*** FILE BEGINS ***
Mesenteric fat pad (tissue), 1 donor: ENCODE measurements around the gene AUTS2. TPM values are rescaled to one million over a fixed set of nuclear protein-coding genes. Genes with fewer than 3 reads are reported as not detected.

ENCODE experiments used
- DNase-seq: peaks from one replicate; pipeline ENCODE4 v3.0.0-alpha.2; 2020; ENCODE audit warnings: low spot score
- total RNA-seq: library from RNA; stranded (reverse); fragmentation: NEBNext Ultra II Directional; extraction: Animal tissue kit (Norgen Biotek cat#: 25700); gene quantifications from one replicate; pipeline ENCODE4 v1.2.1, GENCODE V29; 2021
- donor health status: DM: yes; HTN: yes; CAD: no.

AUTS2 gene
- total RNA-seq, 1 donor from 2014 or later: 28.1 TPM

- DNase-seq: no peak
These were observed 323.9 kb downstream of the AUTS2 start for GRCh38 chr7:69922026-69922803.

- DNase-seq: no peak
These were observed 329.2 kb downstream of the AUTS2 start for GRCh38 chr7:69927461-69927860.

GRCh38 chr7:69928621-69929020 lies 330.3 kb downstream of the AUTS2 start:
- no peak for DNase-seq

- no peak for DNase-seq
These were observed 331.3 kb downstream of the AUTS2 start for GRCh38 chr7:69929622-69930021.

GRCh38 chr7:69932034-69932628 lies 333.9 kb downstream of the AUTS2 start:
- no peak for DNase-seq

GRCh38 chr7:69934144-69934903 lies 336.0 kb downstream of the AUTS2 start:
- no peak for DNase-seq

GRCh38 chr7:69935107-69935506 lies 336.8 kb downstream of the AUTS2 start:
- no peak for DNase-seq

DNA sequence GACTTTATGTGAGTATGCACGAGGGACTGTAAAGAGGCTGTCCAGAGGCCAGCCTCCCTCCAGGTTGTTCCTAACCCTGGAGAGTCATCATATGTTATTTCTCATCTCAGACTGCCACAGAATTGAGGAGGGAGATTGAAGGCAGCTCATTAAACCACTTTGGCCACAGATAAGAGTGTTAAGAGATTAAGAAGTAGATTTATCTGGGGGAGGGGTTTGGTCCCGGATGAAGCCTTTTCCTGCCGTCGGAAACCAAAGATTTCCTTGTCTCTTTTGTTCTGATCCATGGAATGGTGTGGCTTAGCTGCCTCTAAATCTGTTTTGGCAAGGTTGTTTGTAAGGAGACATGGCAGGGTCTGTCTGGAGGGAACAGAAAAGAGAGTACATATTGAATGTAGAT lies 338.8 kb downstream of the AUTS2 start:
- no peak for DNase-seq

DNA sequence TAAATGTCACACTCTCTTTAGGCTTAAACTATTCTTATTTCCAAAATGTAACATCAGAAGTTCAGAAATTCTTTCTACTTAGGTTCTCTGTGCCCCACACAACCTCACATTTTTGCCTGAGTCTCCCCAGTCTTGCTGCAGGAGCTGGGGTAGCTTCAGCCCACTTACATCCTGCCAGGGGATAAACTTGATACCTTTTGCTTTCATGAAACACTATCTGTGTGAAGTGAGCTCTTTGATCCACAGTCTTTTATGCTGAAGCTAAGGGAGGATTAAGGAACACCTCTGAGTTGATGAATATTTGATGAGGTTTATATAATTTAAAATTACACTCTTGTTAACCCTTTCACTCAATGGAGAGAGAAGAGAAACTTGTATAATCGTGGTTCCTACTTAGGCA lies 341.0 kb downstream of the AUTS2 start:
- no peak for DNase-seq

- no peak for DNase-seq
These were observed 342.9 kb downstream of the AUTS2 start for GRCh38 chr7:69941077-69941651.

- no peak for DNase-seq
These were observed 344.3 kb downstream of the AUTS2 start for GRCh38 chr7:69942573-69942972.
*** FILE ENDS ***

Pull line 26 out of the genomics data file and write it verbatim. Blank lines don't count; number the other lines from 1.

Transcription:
- no peak for DNase-seq